First off - why get strong?
Simply put, when you’re stronger, everything else you do will be easier and less of an effort. Got It?
It may be heresy in most gym training circles to write this, but believe it or not, there is more than one model of training to get stronger, fitter and more mobile and external loading with a bar or kettlebells or machines is irrelevant. Seriously, the body doesn’t know what it’s being loaded with when an external load is piled upon it.
But here’s the difference. Life entails movements that are not just linear, not just static i.e. seated or stationary on a machine, we are required to use our strength through a myriad of directions - not just up, down and when needed, to resist multi-directional forces applied to us.
Strength training should reflect the physical challenges we do and will encounter.
Machine training offers very low level entrance strength training. Due to the limited control of movements whilst using machines, the carry over to a fully functioning life is so very minimal.
Barbells are fantastic - I need no convincing of that as a former powerlifter but, whilst barbell lifting strength can be impressive and a challenge unto itself, the carry-over to life's needs are limited. Most bar lifts for the most-part are two handed and two legged - life doesn’t work that way. Don’t get me wrong, barbells are great and I run training sessions and workshops often with barbells, but my goal in this challenge is to demonstrate the real-life strength we can develop with just one tool - the Kettlebell.
There are many reasons to use a kettlebell - its compact size, it is multi-purpose but my number one reason for choosing to use a kettlebell is its self teaching attributes. The shape of bell make your body work harder to maintain position and posture. If you don't, you wont be comfortable and you wont move so well! The off-centre position of the bell when sitting on the forearm forces the stabilising muscles to maintain your position. No gym machine will do this. The handle too, allows the user to transfer from a grind movement like a press into an explosive move like a clean or a swing with immediate affect. Convenient - yes?
Whilst the commonly followed training methods are smash and trash, guts and glory, balls the wall, go hard or go home style workouts, there are other routes to success and results without pushing the margins of safety, sanity and building an unhealthy relationship with strength training.
‘Push your body and it will push back even harder!’
For a limited time you can smash your body, session in and session out and get away with it. You can take yourself to the point of collapse, to muscle failure to the point that walking to the bathroom to throw up will be near impossible. The thing is, well, one of the things is, it’s pretty darned impossible to progress from max effort all the time. Yeah, it might feel great that you survived, but wouldn’t thriving be more enjoyable?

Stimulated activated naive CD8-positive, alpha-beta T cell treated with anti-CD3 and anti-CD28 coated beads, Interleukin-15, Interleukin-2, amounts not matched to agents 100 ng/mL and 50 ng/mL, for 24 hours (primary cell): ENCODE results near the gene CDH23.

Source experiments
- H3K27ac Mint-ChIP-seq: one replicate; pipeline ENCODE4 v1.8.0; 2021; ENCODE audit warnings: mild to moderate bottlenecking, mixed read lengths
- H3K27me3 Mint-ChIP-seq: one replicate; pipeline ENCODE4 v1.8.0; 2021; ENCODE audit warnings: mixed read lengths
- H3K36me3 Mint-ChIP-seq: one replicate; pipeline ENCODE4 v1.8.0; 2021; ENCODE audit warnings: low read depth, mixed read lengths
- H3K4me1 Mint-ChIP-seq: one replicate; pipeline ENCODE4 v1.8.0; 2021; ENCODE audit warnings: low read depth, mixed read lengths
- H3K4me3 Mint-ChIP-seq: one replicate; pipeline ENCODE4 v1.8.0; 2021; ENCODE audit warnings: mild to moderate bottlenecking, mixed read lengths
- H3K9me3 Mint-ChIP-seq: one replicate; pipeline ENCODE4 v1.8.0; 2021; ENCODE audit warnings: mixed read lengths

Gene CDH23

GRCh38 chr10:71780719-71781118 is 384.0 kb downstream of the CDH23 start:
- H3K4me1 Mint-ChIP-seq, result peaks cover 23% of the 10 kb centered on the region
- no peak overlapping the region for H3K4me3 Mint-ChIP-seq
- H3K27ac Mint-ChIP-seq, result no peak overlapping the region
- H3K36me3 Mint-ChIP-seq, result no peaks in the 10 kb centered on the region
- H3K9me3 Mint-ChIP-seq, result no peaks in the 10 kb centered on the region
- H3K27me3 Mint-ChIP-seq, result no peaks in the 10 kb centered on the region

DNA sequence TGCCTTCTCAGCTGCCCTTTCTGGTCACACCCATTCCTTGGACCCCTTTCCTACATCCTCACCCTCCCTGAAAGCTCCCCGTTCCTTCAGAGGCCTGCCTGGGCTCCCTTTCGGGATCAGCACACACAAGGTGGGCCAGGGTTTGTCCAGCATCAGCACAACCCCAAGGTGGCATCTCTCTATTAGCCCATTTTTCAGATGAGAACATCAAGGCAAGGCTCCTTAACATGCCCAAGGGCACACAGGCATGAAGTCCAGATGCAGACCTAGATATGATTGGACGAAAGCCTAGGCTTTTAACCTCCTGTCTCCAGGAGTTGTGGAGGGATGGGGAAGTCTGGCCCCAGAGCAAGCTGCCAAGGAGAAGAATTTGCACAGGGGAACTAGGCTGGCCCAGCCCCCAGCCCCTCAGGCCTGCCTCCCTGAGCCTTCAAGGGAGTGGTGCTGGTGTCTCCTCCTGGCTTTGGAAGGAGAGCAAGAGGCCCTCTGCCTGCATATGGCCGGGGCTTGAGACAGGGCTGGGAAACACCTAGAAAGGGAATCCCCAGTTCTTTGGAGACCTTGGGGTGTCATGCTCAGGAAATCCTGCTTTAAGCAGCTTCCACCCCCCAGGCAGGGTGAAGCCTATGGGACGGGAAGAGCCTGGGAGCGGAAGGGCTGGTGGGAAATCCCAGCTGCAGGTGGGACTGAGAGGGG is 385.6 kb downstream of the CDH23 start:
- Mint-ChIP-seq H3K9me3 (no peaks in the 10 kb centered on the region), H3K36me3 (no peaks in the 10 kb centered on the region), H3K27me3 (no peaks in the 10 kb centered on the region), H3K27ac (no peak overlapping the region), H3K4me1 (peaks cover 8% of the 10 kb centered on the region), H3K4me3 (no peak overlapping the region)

In many of our programs trainees comment how they never really strain, even in the final weeks of a program. They just find that the increase in volume stays within their comfort zone and increased strength just happens!
That is the goal of course, to get strong with ease.
This concept of strength training has many deeper ins and outs that I’ll not dive into on this paper, so let’s move on.
Considerable study, trial and error with 1000s of trainees was conducted in the former Eastern Block in the 70s and probably earlier (mostly for Olympic lifting but the principles apply to all strength training) surrounding training periodisation. Periodisation is simply put, framing training into blocks of weeks where particular aspects of training variation (like reps and loads) are cycled, with the desired outcome being increased power and strength. This is a very simplified description. Among many things learned, it was observed that the average intensity of the most successful programs over a training year averaged around 70-75% of maximum effort. There were brief periods below and above these intensities during layoffs, and then competition build up and the competitions themselves.
Anyhoo, the 75% is an important detail of this page, well for me writing the challenge program.
Many successful training systems build their programs from a 75% effort and in ‘one way or another’, gradually increase the volume load (number of accumulated load per training week). The ‘one way or another’ is referred to as waved variable volume.
Without getting too far into this rabbit hole, by waving up and down the volume, the trainees comfort zone increased by default. By increasing the volume gradually with a comfortable 75% loading the trainee gets stronger just by default. Simple and easy(ish)!
This forms the basis of all of our strength training programs. We establish a training technical maximum often by anecdotal knowledge i.e. you’ll probably be pretty aware of what weight of a kettlebell you can carry out 10 reps or 5 reps of a particular movement.
To determine a 75% stress with kettlebells we move down one or two kettlebell sizes or we’ll use that 10 rep max weight but only work up 7 reps (70%). Read that last bit again... simple!
Here’s the take-away:
-> Always stay within your comfort zone - work reasonably hard, not maximum.
In the following 3 blocks of programs I will help you figure out what sizes of kettlebell to use.
And, if you only have ONE kettlebell, don’t worry, there are ways to use the kettlebell to make it feel heavier!!